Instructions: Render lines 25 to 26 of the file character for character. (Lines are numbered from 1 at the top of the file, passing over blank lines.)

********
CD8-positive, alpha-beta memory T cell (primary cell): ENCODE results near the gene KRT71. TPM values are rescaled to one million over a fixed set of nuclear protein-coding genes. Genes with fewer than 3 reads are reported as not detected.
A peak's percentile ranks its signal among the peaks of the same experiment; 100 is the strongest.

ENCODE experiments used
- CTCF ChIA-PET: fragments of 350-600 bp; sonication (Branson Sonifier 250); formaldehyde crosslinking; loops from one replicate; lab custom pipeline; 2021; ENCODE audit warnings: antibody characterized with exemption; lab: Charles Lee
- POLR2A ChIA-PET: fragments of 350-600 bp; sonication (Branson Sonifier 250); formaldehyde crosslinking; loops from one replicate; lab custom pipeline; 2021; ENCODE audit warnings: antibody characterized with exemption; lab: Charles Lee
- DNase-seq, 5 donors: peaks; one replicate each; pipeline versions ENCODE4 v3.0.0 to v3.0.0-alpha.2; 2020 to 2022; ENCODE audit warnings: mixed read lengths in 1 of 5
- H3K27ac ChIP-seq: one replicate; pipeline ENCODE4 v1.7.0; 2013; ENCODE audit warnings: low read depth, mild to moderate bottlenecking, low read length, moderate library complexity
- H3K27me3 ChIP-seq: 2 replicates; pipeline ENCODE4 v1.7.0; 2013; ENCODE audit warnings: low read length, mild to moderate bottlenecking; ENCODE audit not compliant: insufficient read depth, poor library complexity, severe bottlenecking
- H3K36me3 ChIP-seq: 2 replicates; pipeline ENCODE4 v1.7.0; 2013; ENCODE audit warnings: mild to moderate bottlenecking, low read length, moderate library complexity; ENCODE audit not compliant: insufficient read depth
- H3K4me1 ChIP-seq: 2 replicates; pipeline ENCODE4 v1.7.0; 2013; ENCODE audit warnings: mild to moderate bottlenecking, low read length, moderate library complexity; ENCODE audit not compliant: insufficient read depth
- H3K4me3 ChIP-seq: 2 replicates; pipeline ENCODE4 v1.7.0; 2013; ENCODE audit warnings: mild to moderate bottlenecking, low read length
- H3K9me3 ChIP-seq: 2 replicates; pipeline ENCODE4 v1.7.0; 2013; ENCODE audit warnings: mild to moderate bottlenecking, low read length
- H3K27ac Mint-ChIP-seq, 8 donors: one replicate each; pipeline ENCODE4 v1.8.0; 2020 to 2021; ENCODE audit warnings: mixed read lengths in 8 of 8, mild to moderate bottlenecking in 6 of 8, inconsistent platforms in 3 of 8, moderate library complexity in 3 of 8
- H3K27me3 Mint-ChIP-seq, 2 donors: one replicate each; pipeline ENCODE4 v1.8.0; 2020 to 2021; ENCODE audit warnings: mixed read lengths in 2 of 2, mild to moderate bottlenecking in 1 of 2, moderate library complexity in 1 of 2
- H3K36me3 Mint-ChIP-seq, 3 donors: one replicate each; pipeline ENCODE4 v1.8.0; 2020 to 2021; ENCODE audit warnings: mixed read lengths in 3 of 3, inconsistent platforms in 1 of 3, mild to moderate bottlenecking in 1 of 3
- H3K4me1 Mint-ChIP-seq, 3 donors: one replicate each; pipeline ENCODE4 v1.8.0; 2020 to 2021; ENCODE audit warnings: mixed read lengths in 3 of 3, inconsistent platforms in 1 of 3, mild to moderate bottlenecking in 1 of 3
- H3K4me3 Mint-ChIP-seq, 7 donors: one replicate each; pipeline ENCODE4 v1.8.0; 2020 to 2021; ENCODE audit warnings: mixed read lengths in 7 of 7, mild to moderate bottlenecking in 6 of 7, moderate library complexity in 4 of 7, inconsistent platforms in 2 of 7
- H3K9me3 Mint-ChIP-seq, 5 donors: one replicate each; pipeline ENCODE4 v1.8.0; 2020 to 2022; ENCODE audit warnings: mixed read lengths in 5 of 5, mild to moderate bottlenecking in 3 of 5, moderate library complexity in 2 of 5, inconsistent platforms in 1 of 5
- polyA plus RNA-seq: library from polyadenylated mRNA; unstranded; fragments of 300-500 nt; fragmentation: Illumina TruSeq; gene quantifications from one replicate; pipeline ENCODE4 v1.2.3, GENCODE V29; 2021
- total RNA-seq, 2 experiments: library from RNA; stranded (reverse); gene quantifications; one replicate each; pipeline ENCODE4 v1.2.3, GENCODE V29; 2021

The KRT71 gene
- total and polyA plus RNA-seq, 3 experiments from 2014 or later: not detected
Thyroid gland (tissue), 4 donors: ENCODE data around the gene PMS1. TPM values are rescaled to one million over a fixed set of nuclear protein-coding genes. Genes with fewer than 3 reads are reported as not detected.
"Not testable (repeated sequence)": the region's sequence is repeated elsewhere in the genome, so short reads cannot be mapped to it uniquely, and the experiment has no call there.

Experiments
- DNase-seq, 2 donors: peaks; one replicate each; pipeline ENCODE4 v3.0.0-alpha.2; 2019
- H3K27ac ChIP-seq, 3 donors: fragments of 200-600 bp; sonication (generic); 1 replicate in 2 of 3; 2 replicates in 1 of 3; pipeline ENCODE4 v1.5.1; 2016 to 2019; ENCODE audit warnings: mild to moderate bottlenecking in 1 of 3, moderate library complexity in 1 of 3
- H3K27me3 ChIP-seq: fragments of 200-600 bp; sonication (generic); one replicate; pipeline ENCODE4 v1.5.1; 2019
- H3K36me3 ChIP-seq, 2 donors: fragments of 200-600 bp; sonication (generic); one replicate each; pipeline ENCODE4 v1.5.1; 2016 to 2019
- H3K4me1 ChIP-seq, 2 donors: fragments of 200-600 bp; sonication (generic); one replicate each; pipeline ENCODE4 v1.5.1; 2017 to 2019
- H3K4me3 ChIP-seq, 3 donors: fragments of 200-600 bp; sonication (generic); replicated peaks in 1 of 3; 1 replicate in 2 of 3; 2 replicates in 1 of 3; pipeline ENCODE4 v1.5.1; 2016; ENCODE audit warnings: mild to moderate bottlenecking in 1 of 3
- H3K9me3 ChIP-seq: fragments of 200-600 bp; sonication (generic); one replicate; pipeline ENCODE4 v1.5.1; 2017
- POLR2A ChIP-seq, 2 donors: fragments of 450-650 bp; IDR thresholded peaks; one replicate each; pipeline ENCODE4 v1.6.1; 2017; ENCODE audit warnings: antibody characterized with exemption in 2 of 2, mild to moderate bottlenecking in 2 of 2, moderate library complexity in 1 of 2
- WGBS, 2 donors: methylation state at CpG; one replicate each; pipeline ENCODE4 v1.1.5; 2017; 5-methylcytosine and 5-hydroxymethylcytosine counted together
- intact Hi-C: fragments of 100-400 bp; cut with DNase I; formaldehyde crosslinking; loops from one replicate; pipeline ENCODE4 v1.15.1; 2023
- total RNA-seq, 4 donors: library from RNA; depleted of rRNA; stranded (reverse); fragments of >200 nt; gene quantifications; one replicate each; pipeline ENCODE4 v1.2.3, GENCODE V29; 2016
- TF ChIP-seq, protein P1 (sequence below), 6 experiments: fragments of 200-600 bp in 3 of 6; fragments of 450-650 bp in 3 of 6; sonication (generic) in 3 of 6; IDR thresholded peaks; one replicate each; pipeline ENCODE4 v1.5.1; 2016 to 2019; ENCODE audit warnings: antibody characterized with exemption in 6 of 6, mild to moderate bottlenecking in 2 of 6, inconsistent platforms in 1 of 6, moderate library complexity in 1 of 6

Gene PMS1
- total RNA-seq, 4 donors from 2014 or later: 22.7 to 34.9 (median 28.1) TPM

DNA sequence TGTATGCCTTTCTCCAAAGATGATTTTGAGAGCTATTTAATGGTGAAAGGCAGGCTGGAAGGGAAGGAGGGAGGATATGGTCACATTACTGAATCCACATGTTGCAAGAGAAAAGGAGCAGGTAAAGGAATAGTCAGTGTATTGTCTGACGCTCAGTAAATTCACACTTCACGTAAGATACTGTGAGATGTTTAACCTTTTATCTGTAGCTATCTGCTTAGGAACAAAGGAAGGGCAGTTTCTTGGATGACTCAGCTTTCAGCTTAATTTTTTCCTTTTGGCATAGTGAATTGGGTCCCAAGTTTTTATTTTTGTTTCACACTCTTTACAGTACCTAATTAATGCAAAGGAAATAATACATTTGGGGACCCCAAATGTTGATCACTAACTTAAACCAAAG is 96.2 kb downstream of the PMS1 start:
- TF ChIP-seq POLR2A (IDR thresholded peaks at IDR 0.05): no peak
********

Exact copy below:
Experiments
- DNase-seq, 2 donors: peaks; one replicate each; pipeline ENCODE4 v3.0.0-alpha.2; 2019